The takeaway: Although you’ll be preparing for desert backpacking, you can’t assume the weather will be always warm and sunny. As much as we’d all like to spend some time sunbathing like a lizard, it’s best to be prepared by packing some lightweight rain gear. I wouldn’t bother bringing Gore-Tex equipment unless you’re making up the weight difference by reducing how many thermals you pack. This opinion is only due to my constant want to shave ounces in my pack. Whichever you decide, make sure you have some warm gear, whether that’s Gore-Tex materials or thermals. The deserts do become cold as well, especially at night.
Packing light for desert hikes is the best way to setup your pack. I’ve posted about ultralight weight upgrades to gear previously so I will link that post here just in case anyone is interested in further preparation for a desert trip.
Plants To Know About
Desert plants do not mess around when it comes to defense mechanisms. They protect themselves with sharp spines, hardened shells, and even toxins at times. It is important to know about plants that may help you, instead of hurt you. Here, I’ll list a few of those plants. This is not an exhaustive list by any means, and these plants are not found in every desert environment. It’s important to plan ahead and research the plants and environment of the desert you plan to traverse.
Pinyon Pine – provide an edible seed, nicknamed “pine nuts”. These seeds are high in calories and actually quite tasty!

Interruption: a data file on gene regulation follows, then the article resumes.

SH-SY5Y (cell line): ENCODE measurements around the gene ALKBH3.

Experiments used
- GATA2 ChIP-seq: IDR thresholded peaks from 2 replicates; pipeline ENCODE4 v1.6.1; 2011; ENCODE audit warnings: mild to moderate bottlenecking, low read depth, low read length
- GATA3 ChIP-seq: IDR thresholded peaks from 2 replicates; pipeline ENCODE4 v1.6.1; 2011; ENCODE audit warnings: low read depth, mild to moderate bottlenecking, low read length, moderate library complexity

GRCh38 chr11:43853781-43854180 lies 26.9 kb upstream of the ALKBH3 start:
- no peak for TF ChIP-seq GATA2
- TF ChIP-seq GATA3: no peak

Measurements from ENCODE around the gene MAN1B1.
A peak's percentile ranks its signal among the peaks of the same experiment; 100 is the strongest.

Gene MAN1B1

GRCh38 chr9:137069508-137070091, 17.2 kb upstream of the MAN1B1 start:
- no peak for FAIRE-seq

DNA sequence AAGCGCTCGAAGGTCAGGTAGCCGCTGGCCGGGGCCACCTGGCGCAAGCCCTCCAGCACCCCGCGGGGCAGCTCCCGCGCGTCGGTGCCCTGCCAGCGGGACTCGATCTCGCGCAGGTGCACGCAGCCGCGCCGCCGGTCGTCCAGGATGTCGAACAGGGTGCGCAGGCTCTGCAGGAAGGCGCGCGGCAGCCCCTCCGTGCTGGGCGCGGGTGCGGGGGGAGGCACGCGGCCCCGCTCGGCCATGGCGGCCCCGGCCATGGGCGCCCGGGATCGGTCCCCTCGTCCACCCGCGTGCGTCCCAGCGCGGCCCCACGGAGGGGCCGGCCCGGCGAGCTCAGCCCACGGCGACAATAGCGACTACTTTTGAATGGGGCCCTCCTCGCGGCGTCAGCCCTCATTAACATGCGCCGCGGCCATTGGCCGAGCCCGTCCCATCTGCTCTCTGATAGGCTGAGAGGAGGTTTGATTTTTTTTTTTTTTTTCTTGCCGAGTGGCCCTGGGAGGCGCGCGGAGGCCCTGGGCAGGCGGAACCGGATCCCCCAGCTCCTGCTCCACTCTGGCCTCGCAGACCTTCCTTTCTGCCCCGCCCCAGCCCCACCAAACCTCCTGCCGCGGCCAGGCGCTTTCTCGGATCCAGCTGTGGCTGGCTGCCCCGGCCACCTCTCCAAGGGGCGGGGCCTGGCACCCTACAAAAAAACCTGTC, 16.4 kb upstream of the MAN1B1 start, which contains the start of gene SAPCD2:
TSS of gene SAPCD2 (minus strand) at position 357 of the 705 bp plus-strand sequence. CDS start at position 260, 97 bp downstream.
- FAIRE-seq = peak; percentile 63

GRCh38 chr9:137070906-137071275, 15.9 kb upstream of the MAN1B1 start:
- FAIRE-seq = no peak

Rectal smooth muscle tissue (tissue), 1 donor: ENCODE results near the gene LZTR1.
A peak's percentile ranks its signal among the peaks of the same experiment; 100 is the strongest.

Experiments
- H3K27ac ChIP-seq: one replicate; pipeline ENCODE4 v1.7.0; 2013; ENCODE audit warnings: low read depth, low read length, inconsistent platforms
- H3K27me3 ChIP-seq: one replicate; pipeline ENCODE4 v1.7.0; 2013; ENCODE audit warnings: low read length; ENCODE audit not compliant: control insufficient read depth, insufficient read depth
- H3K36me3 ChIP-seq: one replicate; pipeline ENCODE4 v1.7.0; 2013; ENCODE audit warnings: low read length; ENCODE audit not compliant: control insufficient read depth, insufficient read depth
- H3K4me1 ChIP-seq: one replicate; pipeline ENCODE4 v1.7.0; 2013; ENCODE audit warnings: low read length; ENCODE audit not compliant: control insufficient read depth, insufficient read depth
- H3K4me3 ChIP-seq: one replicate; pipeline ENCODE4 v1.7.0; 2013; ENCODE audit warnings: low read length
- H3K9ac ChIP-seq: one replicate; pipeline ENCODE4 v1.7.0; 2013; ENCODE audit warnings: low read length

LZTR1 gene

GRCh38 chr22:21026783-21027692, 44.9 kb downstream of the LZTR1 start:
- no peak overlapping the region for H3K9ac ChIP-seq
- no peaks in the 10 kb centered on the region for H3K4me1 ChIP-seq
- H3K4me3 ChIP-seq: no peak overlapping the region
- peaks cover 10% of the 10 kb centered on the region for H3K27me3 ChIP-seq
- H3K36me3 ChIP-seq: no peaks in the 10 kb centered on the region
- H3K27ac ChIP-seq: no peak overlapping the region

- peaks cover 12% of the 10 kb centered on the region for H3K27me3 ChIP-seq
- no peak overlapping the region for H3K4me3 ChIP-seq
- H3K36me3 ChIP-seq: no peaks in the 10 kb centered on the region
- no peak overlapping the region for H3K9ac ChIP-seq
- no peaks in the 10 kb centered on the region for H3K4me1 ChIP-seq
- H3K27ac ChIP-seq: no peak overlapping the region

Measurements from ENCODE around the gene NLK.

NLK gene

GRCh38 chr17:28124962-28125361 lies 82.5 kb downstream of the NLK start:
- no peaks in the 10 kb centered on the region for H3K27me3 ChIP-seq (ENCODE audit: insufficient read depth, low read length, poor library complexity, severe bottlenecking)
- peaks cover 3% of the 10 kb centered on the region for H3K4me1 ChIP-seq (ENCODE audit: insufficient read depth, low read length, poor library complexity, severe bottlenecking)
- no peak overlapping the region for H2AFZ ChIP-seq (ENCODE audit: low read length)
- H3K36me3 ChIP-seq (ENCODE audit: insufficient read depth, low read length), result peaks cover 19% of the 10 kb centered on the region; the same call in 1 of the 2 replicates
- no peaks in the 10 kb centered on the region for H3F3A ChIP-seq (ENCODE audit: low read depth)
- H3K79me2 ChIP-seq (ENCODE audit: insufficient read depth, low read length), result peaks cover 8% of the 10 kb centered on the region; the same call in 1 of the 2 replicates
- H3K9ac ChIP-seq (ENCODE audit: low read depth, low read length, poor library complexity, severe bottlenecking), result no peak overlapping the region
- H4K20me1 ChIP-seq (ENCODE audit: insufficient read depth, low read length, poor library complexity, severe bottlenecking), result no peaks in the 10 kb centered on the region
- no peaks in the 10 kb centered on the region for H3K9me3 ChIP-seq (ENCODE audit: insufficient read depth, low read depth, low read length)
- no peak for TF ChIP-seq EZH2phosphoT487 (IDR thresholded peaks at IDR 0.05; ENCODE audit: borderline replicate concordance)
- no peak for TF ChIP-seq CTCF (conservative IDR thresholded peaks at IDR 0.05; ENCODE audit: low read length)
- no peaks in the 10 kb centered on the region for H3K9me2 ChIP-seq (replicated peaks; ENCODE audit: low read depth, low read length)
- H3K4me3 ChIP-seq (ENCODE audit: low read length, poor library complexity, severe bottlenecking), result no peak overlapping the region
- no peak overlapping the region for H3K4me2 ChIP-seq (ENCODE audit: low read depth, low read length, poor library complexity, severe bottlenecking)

Agave – provide leaves, flower stalks, flowers, and seeds that are all edible.
Prickly Pear Cactus – provide an edible flat, green pad, and plenty of sugars within.
Juniper – provide wood and fiber for fire making and hunting equipment.
Animals & Critters
Rattlesnake: venomous and deadly, avoid if possible. They do give off a warning with the rattle, but most of the deadly bites have come from complacency in the wild. Stay alert! They tend to leave humans alone so long as we aren’t crossing them.
Gala Monster: These are the most venomous lizard in the upper Mexico/southwestern United States regions. They have an extremely potent venom and lightning-fast strikes.
Wild dogs: mostly in Australia or Africa, the desert packs of dingoes are known to hunt and attack humans when hungry.
Cougars: also known as mountain lions, these big cats are precise, stealthy, and extremely fast. They have a brute strength to them as well thanks to all of that muscle. These are mostly found within the western-US regions.
Killer Bees: Today, Africanized honey bees are found in southern California, southern Nevada, Arizona, Texas, New Mexico, Oklahoma, western Louisiana, southern Arkansas, and central and southern Florida. These guys can sting, and keep stinging, so don’t poke the bees nest!
A Final Word
The desert can be such a unique experience that I would suggest anyone to go. If you do, just make sure you’re prepared for it. Take your med-kits, bite-kits, and hydrate, hydrate, hydrate! Thank you all for reading!
What About Hydration?
This post doesn’t specifically cover tips about hydration, however, it’s the number one rule while you’re in the desert. To learn more about proper hydration techniques, click in this link, which will take you to one of my former posts with a hydration section.
This post was written by Evan.